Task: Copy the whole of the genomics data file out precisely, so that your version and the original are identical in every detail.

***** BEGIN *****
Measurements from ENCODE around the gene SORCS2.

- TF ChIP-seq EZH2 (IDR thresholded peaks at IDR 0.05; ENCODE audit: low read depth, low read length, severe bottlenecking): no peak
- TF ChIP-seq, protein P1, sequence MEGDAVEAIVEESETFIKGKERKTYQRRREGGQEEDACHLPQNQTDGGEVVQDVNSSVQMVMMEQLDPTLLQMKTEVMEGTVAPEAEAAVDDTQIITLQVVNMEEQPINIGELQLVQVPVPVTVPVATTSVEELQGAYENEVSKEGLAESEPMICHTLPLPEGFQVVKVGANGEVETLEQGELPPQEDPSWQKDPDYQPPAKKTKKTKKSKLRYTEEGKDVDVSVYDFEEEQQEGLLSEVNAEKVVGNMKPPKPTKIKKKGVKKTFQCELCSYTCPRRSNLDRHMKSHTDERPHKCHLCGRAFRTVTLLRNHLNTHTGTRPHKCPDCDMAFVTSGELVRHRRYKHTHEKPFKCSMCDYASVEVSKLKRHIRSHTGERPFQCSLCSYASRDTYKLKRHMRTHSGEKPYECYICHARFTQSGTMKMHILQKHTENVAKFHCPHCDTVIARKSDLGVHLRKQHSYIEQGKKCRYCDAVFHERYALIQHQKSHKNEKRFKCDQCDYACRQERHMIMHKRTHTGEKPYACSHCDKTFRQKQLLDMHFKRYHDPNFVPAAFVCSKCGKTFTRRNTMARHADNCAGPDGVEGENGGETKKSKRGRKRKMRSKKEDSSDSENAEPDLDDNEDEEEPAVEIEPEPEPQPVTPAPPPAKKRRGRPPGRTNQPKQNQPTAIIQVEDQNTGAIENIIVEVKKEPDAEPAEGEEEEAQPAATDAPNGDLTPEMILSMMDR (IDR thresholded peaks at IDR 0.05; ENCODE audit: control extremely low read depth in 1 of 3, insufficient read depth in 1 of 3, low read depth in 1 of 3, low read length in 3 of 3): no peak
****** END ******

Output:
Measurements from ENCODE around the gene SORCS2.

- TF ChIP-seq EZH2 (IDR thresholded peaks at IDR 0.05; ENCODE audit: low read depth, low read length, severe bottlenecking): no peak
- TF ChIP-seq, protein P1, sequence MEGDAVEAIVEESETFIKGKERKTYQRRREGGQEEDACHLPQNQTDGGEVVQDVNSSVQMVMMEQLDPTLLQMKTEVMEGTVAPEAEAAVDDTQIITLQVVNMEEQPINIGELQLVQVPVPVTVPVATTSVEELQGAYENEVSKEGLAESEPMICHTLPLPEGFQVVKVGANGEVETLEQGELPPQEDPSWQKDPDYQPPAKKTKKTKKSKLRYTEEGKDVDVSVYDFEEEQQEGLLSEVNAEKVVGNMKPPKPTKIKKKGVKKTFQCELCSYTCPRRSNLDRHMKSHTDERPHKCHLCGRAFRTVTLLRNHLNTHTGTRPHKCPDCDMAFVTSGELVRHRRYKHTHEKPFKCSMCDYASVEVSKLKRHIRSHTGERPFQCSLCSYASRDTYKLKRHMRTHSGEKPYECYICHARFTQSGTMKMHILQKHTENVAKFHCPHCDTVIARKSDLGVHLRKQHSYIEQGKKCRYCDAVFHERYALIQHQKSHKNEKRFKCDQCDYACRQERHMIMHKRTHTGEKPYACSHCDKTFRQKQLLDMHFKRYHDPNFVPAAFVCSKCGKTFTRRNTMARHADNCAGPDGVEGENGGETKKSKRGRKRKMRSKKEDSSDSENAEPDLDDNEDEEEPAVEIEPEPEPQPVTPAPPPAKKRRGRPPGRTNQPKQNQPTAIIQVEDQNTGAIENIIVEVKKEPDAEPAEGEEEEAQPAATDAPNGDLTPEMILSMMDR (IDR thresholded peaks at IDR 0.05; ENCODE audit: control extremely low read depth in 1 of 3, insufficient read depth in 1 of 3, low read depth in 1 of 3, low read length in 3 of 3): no peak